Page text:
HEARING TIPS

Man with constant ringing in his ears thinking about getting a hearing aid.

It’s generally unclear what’s triggering tinnitus (a buzzing or ringing in your ears). But one thing we know for sure is that if you have hearing loss your chance of developing tinnitus rises. Up to 90% of individuals who are afflicted by tinnitus also have hearing loss according to HIAA.

As you most likely know, your age, genetics, and lifestyle can all be involved in the development of hearing loss. Frequently, mild cases of hearing loss go undetected and hearing loss, in general, isn’t always apparent. Even worse, even a minor case of hearing loss raises your risk and probability of developing tinnitus.

Hearing Aids Won’t Cure Tinnitus But They Can Help

There is no cure for tinnitus. However, your symptoms can be minimized and your life can be improved by wearing hearing aids to treat your hearing loss and tinnitus. Sixty percent of people coping with tinnitus, in fact, saw relief of their symptoms, and twenty-two had substantial improvement.

A traditional hearing aid can basically hide the ringing or buzzing caused by tinnitus by strengthening your ability to hear other sounds, which basically drowns out the ringing. The good news is that there are other, more advanced solutions beyond just conventional hearing aids to manage the symptoms related to tinnitus.

Types of Specialized Hearing Aids to Reduce Tinnitus Symptoms

Hearing aids work by gathering natural sounds from the world around you and boosting them to a level that allows you to hear. This simple technology is critical in teaching your hearing to receive certain stimulation by amplifying sounds like the rattle of a ceiling fan or the rabble of a dinner party.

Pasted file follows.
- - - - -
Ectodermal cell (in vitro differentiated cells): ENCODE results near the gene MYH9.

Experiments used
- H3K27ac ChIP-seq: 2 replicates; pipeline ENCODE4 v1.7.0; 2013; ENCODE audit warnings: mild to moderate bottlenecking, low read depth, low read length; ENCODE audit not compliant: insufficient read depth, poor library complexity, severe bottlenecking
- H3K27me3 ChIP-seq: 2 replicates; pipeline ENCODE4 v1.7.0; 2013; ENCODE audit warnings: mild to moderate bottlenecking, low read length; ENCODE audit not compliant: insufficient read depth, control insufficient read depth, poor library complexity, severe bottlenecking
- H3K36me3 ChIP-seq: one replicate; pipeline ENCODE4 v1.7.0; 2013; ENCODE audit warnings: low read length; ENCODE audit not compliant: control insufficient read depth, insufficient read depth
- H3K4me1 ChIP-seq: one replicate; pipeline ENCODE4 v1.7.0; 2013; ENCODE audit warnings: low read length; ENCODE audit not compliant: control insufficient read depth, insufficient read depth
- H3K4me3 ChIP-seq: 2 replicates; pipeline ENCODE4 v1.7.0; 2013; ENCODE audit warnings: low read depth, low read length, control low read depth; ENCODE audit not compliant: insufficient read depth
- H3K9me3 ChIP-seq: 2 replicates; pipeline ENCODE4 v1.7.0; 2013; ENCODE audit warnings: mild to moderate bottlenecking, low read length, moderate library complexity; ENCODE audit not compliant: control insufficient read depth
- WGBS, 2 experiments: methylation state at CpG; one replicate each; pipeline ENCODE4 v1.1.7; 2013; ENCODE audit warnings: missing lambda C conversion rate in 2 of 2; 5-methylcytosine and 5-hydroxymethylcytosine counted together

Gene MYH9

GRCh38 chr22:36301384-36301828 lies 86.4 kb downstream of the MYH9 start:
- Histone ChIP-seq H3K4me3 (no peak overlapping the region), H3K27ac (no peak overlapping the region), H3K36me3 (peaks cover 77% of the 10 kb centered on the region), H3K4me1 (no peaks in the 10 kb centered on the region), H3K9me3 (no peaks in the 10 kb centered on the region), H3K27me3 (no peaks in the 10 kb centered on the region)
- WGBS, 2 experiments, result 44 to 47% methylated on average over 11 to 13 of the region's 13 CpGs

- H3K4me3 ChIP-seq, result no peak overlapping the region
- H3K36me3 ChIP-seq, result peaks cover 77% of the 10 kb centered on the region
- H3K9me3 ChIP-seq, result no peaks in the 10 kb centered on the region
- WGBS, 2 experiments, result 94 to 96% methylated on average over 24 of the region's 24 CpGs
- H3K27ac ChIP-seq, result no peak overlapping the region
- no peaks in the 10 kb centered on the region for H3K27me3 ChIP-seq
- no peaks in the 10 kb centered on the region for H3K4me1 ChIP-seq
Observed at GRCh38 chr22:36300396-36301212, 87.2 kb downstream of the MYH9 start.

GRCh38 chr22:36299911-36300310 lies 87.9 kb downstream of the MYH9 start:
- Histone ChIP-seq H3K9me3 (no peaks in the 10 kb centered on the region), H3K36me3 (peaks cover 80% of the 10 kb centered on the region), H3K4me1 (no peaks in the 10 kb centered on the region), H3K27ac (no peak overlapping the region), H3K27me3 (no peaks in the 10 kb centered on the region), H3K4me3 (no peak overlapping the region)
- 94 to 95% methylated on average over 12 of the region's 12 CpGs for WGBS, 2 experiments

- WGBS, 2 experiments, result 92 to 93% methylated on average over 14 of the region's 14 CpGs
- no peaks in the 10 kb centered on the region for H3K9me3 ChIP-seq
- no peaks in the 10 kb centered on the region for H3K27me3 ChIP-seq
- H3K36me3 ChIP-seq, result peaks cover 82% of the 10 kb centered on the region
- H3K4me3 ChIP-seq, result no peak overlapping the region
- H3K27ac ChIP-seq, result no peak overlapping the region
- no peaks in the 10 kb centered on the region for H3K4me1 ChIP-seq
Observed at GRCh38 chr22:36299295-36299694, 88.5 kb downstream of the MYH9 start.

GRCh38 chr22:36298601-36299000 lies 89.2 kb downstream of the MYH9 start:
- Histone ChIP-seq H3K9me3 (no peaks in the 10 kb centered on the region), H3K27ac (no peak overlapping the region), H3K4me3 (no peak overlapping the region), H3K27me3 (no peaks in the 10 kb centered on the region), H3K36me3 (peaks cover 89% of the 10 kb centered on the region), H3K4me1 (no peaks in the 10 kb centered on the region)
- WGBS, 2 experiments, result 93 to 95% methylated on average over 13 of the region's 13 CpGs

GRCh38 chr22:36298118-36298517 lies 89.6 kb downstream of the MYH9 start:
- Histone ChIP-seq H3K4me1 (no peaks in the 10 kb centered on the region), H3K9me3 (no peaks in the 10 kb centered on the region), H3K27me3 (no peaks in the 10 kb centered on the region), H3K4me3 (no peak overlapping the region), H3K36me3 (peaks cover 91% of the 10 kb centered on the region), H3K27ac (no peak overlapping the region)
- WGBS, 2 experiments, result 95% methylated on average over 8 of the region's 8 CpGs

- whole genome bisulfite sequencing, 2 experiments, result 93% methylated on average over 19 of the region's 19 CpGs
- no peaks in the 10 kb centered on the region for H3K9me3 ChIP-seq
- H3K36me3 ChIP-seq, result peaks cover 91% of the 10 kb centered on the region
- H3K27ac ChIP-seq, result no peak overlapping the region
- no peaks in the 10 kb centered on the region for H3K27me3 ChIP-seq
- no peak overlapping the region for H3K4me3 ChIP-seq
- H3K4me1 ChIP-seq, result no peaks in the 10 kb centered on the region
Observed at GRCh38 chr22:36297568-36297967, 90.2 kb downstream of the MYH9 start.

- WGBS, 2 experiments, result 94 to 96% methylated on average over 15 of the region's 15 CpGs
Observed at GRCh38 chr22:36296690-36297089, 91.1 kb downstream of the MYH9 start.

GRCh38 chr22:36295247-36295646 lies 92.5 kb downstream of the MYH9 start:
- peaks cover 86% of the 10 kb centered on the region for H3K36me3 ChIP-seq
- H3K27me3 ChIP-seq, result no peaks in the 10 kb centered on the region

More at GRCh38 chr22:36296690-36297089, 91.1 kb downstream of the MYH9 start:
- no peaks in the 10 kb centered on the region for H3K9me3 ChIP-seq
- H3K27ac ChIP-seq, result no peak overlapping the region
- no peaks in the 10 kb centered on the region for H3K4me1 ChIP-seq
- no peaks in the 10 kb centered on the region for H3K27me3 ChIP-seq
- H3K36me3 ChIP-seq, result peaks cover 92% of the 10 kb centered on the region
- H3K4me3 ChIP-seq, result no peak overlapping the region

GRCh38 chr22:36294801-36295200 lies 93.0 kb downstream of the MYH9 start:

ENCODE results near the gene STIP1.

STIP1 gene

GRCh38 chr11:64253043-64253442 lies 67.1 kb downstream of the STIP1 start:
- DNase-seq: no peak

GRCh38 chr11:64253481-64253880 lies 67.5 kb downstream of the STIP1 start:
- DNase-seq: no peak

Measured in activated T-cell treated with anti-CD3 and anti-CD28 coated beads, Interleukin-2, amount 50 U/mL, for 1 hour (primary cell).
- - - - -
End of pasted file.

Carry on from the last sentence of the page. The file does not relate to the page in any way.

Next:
You can take an even more comprehensive approach to your tinnitus treatment by augmenting hearing aids with other techniques, like stress reduction, sound stimulation, and counseling.

Some hearing aid manufacturers even use the irregular rhythm of fractal tones to minimize the symptoms of tinnitus. The consistent tone of tinnitus can be interrupted by the irregular tones of these inconsistent rhythms.

Other specialized devices attempt to blend your tinnitus in with the natural sounds you’re hearing. Your condition and ear have very personal needs and this technique will use a customized white noise that will be dialed-in by your hearing specialist.

Whether it’s through sound therapy, blending, or a white noise mechanism, all of these specialized devices have a common aim of distracting the user away from the ringing or buzzing of tinnitus.

It’s true that there isn’t any cure for tinnitus, but for at least some people, hearing aids help lessen symptoms and improve your quality of life.

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References

  • https://www.hearingloss.org/wp-content/uploads/HLAA_HearingLoss_Facts_Statistics.pdf?pdf=FactStats
  • https://pubmed.ncbi.nlm.nih.gov/17956798
  • https://www.ata.org/managing-your-tinnitus/treatment-options/hearing-aids
  • https://www.ncbi.nlm.nih.gov/pmc/articles/PMC6197965
The site information is for educational and informational purposes only and does not constitute medical advice. To receive personalized advice or treatment, schedule an appointment.
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